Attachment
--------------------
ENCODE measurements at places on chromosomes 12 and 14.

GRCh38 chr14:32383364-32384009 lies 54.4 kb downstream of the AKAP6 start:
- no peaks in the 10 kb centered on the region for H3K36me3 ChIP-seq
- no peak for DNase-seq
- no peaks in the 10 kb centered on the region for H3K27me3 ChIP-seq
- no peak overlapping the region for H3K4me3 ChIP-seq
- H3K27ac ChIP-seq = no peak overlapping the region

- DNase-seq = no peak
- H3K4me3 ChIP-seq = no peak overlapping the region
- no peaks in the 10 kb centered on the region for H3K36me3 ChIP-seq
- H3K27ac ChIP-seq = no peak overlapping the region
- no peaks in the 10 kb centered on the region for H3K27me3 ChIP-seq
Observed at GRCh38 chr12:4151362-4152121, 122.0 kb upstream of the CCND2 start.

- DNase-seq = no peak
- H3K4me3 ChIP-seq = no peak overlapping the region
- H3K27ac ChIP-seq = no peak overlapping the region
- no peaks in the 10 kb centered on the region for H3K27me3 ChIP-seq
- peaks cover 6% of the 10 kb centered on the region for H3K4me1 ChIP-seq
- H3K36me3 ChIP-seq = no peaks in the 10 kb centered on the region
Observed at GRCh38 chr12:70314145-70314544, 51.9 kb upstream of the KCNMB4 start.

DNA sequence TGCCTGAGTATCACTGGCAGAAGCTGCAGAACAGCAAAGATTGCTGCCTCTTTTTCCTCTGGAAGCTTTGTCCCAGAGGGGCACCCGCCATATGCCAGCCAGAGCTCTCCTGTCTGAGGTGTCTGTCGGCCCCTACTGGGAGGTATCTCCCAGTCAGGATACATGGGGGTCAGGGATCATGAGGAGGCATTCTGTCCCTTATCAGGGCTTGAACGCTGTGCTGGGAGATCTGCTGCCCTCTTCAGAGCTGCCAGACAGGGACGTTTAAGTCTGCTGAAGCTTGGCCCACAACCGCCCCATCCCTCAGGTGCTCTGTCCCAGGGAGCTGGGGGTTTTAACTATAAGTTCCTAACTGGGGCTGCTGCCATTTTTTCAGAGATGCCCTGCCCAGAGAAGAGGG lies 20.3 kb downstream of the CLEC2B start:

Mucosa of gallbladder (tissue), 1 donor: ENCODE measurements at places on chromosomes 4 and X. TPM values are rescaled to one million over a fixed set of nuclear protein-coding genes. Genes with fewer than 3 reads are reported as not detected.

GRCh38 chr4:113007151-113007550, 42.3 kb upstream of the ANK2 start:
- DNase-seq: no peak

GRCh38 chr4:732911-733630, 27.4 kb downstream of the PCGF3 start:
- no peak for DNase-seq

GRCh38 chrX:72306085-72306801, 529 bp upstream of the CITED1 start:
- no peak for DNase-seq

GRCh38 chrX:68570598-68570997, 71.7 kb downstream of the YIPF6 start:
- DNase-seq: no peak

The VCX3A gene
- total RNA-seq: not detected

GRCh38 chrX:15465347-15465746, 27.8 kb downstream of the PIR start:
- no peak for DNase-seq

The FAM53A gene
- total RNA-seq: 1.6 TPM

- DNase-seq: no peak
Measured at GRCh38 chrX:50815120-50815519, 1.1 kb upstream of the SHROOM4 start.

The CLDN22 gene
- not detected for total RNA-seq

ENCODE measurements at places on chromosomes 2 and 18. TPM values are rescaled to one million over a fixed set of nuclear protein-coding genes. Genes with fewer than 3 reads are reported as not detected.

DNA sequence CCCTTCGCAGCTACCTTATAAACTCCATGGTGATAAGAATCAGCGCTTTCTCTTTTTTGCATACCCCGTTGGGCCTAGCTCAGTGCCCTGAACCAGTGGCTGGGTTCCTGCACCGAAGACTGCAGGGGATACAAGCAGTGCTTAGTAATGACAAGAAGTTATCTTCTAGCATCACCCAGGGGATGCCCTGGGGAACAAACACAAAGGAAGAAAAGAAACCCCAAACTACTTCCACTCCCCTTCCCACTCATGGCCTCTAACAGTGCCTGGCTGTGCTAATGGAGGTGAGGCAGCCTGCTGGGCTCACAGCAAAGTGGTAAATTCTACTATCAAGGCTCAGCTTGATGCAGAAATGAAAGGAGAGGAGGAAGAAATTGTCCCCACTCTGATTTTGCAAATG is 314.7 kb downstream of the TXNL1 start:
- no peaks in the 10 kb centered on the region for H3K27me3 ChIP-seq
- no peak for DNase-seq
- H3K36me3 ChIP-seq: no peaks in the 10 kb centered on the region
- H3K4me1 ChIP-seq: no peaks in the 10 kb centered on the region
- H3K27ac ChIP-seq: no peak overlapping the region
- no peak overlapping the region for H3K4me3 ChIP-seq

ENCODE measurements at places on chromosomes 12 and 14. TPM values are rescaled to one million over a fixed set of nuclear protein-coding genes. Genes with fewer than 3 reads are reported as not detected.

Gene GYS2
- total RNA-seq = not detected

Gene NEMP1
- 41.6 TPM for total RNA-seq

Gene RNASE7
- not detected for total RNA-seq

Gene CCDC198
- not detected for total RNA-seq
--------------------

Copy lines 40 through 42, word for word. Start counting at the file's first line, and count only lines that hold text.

- not detected for total RNA-seq

ENCODE measurements at places on chromosomes 2 and 18. TPM values are rescaled to one million over a fixed set of nuclear protein-coding genes. Genes with fewer than 3 reads are reported as not detected.

DNA sequence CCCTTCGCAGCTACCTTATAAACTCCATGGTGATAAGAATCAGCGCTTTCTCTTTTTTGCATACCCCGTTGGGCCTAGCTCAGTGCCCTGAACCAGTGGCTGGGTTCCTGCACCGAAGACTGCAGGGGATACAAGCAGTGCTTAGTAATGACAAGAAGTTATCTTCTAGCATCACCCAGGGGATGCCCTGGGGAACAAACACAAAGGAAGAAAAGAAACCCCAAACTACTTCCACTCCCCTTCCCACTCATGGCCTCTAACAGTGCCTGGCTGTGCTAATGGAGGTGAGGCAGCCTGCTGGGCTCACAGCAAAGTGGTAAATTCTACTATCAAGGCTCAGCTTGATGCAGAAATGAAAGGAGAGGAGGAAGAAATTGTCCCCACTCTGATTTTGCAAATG is 314.7 kb downstream of the TXNL1 start: